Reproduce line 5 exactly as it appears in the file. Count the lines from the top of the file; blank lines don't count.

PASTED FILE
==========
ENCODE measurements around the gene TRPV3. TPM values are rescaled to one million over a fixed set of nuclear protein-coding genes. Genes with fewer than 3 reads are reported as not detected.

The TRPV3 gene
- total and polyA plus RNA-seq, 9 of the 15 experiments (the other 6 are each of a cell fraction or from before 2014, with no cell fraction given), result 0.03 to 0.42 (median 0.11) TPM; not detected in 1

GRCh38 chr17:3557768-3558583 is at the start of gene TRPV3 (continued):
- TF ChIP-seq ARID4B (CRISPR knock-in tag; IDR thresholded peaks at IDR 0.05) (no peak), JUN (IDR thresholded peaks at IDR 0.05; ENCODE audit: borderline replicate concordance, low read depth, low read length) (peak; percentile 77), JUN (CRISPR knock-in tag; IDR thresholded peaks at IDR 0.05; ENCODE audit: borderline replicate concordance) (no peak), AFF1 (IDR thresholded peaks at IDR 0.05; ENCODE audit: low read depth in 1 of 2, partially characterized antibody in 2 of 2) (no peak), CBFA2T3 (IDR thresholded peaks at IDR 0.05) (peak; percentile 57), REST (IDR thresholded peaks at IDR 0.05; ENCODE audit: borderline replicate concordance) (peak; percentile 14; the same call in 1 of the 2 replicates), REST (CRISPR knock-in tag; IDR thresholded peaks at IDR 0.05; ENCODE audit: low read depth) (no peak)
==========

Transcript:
- TF ChIP-seq ARID4B (CRISPR knock-in tag; IDR thresholded peaks at IDR 0.05) (no peak), JUN (IDR thresholded peaks at IDR 0.05; ENCODE audit: borderline replicate concordance, low read depth, low read length) (peak; percentile 77), JUN (CRISPR knock-in tag; IDR thresholded peaks at IDR 0.05; ENCODE audit: borderline replicate concordance) (no peak), AFF1 (IDR thresholded peaks at IDR 0.05; ENCODE audit: low read depth in 1 of 2, partially characterized antibody in 2 of 2) (no peak), CBFA2T3 (IDR thresholded peaks at IDR 0.05) (peak; percentile 57), REST (IDR thresholded peaks at IDR 0.05; ENCODE audit: borderline replicate concordance) (peak; percentile 14; the same call in 1 of the 2 replicates), REST (CRISPR knock-in tag; IDR thresholded peaks at IDR 0.05; ENCODE audit: low read depth) (no peak)